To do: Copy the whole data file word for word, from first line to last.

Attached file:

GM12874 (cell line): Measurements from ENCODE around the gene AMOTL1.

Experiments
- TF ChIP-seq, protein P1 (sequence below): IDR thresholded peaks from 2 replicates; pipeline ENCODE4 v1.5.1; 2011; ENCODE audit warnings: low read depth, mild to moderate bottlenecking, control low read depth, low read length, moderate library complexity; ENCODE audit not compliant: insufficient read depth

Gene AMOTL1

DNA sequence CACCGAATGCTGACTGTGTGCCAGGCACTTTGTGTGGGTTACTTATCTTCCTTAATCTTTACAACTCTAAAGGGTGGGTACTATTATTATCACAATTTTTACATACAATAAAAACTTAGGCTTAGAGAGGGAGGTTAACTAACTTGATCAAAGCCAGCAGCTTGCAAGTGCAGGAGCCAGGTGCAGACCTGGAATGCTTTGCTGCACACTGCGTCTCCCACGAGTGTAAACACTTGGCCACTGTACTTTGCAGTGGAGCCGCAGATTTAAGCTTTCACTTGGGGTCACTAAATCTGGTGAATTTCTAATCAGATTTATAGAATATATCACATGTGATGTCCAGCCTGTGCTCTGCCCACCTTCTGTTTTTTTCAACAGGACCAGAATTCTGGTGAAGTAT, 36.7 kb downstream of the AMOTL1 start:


GM12874 (cell line): Measurements from ENCODE around the gene AMOTL1.

Experiments
- TF ChIP-seq, protein P1 (sequence below): IDR thresholded peaks from 2 replicates; pipeline ENCODE4 v1.5.1; 2011; ENCODE audit warnings: low read depth, mild to moderate bottlenecking, control low read depth, low read length, moderate library complexity; ENCODE audit not compliant: insufficient read depth

Gene AMOTL1

DNA sequence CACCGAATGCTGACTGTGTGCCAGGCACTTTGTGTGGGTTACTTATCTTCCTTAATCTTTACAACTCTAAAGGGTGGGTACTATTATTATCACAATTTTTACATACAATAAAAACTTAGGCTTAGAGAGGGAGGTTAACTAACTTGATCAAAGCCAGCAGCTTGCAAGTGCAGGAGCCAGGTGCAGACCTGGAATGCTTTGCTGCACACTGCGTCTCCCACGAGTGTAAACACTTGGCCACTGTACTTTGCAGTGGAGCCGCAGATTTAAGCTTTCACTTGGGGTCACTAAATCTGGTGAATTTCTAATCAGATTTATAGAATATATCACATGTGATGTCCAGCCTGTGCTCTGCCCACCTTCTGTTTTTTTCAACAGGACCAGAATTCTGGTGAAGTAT, 36.7 kb downstream of the AMOTL1 start: